Score: 90/100 (9 out of 10)
This is a book for every black sheep.
This is a book for everyone who has ever been called “troubled” or a “problem child.”
This is a book for every child who has been bullied.
This is a book for every child that has avoided or has wanted to avoid school and/or social interactions because of the fear of bullying.
In Watch Out! It's Nolan! author Dark Joseph Ravine, a Guinness World Record Holder, explores one of the darker and more unpleasant aspects common to many childhoods: being picked on for being different.
All of our judges/reviewers have experienced many of the same things that the main character, Nolan, experiences in this book. We've been afraid—downright petrified—to go to school. Some of us fought are bullies, others just grit and bore it. The fact of the matter is this: bullying exists, and it's a serious problem that impacts many kids and their families. It can even impact the individual throughout their life and into adulthood, nurturing such things as a fear of social settings, a fear of speaking out, and a fear of forming relationships. Many serial-killers, mass shooters, and genocidal leaders were bullied and/or abused as children. So, it says a lot about why we should champion kindness, compassion, and interpersonal connections. It says a lot about why we should fight bullying by reporting and confronting it rather than ignoring it and hoping that it goes away.
On a psychological level, the author gets it. Nolan is a character who is so hurt and impacted by the bullying he experiences that he comes up with every excuse to not want to go to school. Specifically, he tries to make the case to his mom that the weather is too bad to go to school as it is snowing heavily. In truth, it's not the weather that bothers Nolan, it's the fact that he'll be confronted with mistreatment by his classmates and teacher when he gets to school. They constantly treat him like a failure, pointing out all of his mistakes.
Unfortunately, even his mom fails to read between the lines and see the signs of a bullied individual or someone who may be experiencing mental health issues due to bullying. His mom chalks up his behavior to a bad/worsening attitude or laziness.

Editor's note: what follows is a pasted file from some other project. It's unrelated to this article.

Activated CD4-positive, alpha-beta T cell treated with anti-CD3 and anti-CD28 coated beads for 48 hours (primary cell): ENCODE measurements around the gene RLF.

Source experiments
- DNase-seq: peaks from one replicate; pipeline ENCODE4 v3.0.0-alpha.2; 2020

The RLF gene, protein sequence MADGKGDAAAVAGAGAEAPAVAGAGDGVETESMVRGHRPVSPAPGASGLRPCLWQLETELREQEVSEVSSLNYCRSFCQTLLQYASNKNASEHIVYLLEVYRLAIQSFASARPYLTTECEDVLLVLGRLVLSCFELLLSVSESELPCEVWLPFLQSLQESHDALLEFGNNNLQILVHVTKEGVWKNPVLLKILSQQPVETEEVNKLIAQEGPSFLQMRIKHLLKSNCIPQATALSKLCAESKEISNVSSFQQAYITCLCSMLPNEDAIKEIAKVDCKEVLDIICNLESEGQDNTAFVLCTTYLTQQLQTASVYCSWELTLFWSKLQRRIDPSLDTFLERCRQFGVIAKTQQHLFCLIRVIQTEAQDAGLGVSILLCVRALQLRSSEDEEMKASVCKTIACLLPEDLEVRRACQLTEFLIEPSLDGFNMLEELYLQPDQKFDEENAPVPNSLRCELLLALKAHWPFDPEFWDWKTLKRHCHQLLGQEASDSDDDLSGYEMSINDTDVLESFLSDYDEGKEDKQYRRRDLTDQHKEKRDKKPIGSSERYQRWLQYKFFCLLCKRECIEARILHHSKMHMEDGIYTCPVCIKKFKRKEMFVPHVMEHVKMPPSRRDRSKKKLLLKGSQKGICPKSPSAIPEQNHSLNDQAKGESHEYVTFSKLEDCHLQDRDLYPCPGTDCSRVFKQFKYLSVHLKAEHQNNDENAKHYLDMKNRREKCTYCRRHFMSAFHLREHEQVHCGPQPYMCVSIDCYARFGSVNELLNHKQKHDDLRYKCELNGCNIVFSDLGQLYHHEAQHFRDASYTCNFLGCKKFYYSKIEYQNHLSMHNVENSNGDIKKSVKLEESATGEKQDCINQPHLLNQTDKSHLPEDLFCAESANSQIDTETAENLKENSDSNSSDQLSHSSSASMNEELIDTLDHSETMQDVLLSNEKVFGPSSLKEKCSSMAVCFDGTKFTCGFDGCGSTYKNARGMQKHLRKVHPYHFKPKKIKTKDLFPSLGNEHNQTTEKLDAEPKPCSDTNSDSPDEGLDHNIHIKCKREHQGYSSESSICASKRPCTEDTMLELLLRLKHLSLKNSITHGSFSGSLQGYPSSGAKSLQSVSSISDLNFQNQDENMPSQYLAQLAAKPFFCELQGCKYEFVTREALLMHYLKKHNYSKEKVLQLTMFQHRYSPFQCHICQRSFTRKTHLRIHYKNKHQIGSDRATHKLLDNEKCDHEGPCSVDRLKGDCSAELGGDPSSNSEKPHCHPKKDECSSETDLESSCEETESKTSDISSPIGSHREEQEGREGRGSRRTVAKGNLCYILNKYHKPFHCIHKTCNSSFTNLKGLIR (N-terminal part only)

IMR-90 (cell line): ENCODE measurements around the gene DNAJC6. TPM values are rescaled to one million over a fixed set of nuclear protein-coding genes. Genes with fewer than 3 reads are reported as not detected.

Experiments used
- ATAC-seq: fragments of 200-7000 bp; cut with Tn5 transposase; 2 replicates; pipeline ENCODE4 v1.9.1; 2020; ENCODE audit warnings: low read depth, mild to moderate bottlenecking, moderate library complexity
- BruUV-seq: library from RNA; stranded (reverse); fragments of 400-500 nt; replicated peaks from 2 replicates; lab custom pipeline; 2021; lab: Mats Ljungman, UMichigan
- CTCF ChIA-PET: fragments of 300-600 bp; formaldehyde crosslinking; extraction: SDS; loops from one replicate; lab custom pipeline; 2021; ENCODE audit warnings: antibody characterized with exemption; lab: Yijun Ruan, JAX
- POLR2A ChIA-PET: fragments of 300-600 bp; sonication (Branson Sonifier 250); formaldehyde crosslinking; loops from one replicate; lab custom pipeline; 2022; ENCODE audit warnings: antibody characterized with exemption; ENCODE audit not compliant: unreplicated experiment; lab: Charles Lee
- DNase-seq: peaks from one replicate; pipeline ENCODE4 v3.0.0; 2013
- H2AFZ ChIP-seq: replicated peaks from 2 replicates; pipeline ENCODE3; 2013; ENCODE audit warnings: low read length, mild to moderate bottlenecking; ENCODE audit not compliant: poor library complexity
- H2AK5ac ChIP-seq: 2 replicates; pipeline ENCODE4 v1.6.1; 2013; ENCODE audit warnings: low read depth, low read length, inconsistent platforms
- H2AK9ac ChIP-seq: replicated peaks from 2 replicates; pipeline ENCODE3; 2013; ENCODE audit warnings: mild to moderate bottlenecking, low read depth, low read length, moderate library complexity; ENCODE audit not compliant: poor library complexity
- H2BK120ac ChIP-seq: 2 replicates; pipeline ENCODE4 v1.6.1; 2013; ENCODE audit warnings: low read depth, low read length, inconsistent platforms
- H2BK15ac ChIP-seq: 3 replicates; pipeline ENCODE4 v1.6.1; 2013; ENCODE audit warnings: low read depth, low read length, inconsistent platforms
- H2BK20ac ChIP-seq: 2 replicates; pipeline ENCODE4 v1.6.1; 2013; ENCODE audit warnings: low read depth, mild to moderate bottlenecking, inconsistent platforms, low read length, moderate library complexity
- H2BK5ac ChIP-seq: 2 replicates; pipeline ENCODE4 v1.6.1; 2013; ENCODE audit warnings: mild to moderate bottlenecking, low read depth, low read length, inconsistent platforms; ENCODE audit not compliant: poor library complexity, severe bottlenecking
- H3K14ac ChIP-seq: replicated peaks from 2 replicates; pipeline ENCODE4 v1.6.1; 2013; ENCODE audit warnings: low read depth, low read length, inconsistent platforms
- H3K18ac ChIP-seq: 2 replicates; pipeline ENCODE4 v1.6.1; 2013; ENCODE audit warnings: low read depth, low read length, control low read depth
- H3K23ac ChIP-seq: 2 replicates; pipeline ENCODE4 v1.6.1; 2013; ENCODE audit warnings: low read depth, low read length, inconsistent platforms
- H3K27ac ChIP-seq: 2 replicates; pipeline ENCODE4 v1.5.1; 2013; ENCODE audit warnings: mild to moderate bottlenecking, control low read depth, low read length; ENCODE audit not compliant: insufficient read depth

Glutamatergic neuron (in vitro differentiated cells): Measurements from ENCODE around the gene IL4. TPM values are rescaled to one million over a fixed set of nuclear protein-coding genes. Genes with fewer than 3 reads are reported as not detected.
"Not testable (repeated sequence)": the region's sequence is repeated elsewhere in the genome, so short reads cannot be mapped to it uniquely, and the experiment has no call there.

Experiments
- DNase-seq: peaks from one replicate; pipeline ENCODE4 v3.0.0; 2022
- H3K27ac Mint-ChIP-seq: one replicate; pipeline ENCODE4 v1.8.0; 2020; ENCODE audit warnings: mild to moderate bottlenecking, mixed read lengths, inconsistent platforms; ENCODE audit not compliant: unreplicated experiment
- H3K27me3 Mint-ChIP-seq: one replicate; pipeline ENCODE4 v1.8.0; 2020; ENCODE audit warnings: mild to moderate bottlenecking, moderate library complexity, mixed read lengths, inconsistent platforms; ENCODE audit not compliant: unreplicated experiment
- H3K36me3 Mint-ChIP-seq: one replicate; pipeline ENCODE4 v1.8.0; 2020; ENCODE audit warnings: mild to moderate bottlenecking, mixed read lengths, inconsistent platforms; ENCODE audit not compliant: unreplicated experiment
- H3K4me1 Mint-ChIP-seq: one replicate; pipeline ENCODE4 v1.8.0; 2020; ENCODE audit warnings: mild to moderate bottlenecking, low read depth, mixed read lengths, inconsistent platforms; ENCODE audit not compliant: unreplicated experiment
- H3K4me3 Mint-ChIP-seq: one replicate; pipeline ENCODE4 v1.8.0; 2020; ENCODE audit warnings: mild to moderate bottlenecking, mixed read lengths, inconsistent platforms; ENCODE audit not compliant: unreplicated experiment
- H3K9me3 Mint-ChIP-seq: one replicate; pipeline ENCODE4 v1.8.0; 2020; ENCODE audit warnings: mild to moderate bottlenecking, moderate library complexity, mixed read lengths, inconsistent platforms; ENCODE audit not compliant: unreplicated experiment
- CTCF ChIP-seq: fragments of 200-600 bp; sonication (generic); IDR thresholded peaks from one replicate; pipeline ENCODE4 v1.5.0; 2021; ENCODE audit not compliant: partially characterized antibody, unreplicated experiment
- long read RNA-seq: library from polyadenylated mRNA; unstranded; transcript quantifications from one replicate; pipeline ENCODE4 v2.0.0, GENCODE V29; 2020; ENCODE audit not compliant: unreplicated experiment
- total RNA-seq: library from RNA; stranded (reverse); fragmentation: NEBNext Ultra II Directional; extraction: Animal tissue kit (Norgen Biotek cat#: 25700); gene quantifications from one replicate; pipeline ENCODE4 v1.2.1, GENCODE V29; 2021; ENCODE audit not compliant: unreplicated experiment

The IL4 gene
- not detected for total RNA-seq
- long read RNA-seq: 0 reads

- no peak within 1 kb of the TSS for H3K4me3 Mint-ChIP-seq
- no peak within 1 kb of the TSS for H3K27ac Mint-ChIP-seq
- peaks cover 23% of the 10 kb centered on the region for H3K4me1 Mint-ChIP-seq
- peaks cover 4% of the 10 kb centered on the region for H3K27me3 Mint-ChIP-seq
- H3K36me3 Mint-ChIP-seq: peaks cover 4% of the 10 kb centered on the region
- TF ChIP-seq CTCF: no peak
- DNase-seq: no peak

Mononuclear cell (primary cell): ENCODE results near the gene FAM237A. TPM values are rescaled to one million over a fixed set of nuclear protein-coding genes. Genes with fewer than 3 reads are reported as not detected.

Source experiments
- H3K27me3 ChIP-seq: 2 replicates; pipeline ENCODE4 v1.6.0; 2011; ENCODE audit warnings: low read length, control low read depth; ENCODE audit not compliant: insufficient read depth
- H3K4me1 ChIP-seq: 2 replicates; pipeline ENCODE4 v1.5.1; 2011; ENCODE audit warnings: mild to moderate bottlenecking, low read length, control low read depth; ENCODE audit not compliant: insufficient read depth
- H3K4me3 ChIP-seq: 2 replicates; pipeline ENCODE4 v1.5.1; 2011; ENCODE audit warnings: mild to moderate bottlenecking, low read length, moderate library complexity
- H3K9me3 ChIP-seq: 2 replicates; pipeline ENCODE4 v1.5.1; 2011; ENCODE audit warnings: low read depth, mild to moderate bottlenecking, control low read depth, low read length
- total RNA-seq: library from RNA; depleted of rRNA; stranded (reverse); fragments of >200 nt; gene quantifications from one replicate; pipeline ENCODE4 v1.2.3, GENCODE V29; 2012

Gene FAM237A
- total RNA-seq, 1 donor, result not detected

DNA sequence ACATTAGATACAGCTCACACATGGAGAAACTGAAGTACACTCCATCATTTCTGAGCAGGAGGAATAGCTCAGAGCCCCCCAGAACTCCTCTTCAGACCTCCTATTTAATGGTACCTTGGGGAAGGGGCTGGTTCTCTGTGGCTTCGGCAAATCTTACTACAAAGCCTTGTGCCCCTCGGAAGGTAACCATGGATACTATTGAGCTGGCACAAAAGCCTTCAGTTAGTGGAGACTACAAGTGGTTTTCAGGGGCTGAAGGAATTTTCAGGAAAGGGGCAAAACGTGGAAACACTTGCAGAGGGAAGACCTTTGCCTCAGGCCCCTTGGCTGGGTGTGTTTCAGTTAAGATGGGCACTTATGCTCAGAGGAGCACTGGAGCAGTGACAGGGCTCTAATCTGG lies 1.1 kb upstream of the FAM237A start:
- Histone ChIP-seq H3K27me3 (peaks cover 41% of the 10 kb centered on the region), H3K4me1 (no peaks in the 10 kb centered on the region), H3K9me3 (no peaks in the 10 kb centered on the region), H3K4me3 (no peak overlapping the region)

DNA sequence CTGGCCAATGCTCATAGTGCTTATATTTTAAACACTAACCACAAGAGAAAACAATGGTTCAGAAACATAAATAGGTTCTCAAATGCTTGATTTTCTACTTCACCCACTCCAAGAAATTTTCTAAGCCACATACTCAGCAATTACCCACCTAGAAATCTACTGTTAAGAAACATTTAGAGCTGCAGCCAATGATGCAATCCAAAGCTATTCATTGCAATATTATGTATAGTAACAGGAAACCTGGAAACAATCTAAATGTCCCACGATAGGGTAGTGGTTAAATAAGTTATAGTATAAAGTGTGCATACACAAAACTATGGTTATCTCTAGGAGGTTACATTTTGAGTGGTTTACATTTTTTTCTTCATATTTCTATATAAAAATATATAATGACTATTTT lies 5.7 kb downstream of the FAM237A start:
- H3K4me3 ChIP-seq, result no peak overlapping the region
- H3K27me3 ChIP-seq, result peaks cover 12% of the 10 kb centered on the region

His teacher, Mrs. Kramer, is even worse, compounding the criticism of Nolan.
Perhaps the main “villain” in this book, if you want to call her that, is Edy, the most prominent bully. It is strongly implied that Edy does not fully realize the consequences of her actions and how terrible she is to Nolan every day. In other words, she is someone who—much like Nolan's mom and Mrs. Kramer—hasn't developed an understanding or empathy for what Nolan is going through.
In the fantastical angle of the story, a magical little green imp named Bolton intervenes on Nolan's behalf with the goal of making things right. He is able to open Edy's eyes to the meanness of her actions, and in turn opens the eyes of the other characters to Nolan's plight.
This is a really touching children's book. It is weak in certain areas, mainly the formatting. This book lacks indentations that help to distinguish between lines of dialogue and separate paragraphs. This book could've used one more rewrite and edit, perhaps. Thankfully, it really isn't that bad. This book is still a swift and easy read. It reads almost like a “warm-up” or “practice book” when a student is working their way up to chapter books.
The double-spacing between lines might actually help those who suffer from dyslexia to read the text. The language itself is very simple and understandable. This reminds of the kind of reading that students do for SRA or other standardized reading programs. It's actually good practice.
Another thing we liked were the illustrations. They aren't outstanding by any means, but they do convey the message and the associated emotions. They're colorful and the characters are easily distinguishable.
All in all, this seems like a solid book with a great message for children, perhaps 9 and older.
Check it out on Amazon!